10 WAYS TO HELP AUTISTIC PEOPLE [BY AN AUTISTIC PERSON]:
- Be aware of your surroundings. Bright lights and too much
noise are hell for autistic people. Is there anywhere quiet or dim that you
could take them to if they got stressed? Is there a way to lessen the noise
- Don’t tell us to “stop acting weird”. Chewing on things,
flapping our hands, rocking on our feet, and so on are all natural, healthy
behaviours that help us to process emotion and sensory input. Telling us not to
do them is akin to telling an allistic (non-autistic) person to stop smiling.
- Most autistic people are happy as we are. Some would rather
not be autistic, it’s true, but most of us just want to be ourselves without
shame or stigma. It’s generally bad manners to talk to us about a “cure” or “treatments”
for who we are.
- Non-verbal communication – vocal sounds, text or written
communication, sign language, etc – are all valid forms of communication which
we sometimes have to use. (Or always have to use, in some cases.) Sometimes, we
have to text the person sitting next to us because we can’t talk. Please don’t
try to make us use our voices when we’d rather not!
- Research autistic groups before supporting them. What do
actual autistic people say about this group? We like self-advocacy groups, we
don’t like allistic people trying to talk for us. Not every group that claims
to help autistic people is actually our friend!
- Special interests – things which autistic people fixate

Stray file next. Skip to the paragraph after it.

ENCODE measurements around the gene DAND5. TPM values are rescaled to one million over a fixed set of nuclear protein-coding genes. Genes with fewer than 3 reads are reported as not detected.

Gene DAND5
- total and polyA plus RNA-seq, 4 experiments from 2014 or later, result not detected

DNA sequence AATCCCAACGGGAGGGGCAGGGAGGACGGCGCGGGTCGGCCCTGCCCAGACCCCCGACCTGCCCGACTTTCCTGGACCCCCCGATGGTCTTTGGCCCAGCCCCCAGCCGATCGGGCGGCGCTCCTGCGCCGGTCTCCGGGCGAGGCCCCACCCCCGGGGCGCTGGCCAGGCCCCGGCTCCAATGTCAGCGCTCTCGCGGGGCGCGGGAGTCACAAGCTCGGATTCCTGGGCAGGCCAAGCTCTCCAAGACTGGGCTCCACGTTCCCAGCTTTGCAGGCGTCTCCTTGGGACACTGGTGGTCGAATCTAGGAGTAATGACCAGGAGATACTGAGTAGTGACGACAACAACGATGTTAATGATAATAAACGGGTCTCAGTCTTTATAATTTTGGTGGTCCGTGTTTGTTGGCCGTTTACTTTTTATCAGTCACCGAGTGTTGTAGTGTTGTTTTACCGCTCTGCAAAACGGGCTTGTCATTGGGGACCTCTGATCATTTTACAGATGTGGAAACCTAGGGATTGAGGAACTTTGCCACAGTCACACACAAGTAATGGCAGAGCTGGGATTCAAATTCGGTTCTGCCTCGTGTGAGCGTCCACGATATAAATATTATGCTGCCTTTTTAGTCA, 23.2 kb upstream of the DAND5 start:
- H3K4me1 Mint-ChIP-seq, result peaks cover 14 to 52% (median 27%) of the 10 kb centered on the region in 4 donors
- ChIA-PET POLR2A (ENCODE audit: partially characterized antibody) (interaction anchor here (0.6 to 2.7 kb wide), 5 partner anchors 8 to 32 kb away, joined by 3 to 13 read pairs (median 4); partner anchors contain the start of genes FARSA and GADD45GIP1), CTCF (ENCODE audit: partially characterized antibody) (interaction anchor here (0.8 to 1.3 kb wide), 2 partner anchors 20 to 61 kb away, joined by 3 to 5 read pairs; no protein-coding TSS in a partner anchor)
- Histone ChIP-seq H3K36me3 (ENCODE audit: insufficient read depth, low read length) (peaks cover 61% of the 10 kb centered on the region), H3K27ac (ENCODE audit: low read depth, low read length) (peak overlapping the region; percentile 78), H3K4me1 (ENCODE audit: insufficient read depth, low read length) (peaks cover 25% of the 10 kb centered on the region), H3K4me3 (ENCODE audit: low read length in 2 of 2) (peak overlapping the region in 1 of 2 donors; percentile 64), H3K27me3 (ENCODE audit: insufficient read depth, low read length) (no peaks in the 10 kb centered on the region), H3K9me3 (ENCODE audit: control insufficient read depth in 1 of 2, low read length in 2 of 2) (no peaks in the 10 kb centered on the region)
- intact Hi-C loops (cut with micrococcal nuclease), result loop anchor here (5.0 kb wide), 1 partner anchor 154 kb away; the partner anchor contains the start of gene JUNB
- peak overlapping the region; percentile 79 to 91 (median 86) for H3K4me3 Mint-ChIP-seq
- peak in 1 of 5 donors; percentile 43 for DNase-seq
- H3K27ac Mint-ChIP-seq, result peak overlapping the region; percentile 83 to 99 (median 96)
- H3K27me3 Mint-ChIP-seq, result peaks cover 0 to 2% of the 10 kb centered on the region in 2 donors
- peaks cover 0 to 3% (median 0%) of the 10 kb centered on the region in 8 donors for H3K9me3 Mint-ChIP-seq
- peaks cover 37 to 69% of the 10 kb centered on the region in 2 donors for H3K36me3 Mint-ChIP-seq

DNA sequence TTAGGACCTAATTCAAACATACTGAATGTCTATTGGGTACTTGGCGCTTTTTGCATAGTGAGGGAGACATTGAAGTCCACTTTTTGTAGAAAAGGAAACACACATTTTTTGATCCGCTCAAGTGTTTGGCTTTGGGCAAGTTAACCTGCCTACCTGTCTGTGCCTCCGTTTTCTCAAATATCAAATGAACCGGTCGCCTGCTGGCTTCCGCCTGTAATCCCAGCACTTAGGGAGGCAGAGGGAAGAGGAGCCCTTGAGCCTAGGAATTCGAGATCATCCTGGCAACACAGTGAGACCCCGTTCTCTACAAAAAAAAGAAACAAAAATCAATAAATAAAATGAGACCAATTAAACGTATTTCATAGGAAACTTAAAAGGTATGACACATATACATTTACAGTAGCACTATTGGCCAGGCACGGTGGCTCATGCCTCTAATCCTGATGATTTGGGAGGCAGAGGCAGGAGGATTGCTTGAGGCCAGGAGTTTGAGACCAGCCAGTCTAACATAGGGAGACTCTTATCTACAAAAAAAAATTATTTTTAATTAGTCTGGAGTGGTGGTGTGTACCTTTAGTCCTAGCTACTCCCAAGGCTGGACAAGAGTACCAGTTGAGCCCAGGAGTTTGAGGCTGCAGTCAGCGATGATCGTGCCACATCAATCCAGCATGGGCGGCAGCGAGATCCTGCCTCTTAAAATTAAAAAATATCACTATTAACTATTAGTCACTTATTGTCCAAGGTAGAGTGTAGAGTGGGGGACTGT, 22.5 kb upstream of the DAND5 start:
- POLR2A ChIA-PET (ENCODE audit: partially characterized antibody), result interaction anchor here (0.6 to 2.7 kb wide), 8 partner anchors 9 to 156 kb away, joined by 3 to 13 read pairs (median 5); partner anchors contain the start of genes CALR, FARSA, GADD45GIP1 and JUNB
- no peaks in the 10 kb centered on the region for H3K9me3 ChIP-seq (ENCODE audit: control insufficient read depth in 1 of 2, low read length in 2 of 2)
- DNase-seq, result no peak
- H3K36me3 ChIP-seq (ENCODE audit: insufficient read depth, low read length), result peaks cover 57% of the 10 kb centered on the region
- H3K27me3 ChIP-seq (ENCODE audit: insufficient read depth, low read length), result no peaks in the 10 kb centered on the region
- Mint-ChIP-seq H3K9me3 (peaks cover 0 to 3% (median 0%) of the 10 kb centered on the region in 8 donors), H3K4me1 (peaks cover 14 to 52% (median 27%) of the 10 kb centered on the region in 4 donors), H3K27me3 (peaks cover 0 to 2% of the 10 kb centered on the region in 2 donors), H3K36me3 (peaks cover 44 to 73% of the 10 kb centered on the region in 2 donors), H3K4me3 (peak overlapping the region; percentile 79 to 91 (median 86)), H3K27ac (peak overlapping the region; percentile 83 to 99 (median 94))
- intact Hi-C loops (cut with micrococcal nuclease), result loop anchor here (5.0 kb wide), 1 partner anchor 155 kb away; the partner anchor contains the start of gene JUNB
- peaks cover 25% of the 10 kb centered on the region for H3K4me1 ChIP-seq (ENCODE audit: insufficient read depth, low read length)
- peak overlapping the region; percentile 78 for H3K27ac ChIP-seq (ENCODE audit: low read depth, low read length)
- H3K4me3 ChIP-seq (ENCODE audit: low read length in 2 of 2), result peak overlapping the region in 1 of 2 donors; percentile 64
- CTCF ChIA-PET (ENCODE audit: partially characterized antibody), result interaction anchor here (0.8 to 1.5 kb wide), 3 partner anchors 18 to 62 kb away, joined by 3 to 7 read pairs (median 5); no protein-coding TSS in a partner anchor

on and obsess over – are healthy and important. Don’t make fun of us for getting
really into things, even if they’re “childish” things like Minecraft or Pokémon.
It’s incredibly hurtful when someone we like just dismisses our interests
without a second thought.
- When an autistic person is having a meltdown or shutdown,
listen to them! Don’t fuss over them or get up in their face. Just listen to
what they want you to do to help them, if anything. Let them write or text it,
if they have to, and keep your voice down!
- We don’t process the world the same way you do. Sometimes
things which seem obvious to you require explanation before we’ll understand
them. Sometimes an explanation you understand will be one that makes no sense
to us. Please be patient. We’re not being difficult on purpose! We want to
understand, we really do.
- Be understanding when we say we can’t do something. Our
energy gets used up a lot quicker than yours. Often we’d really like to do
something, but we just can’t, and it can be difficult for us to explain that.
Don’t guilt trip us for not going out or whatever – we already feel really bad
- Listen to our boundaries. If we don’t want to be
touched, don’t touch us. If we want you to leave our possessions alone, leave
them alone. If we aren’t up to talking, don’t try to make us talk. We need
boundaries a lot more than you do, so please try to respect them. It’s common
[I originally posted this on Facebook, but I decided to post it here, too.]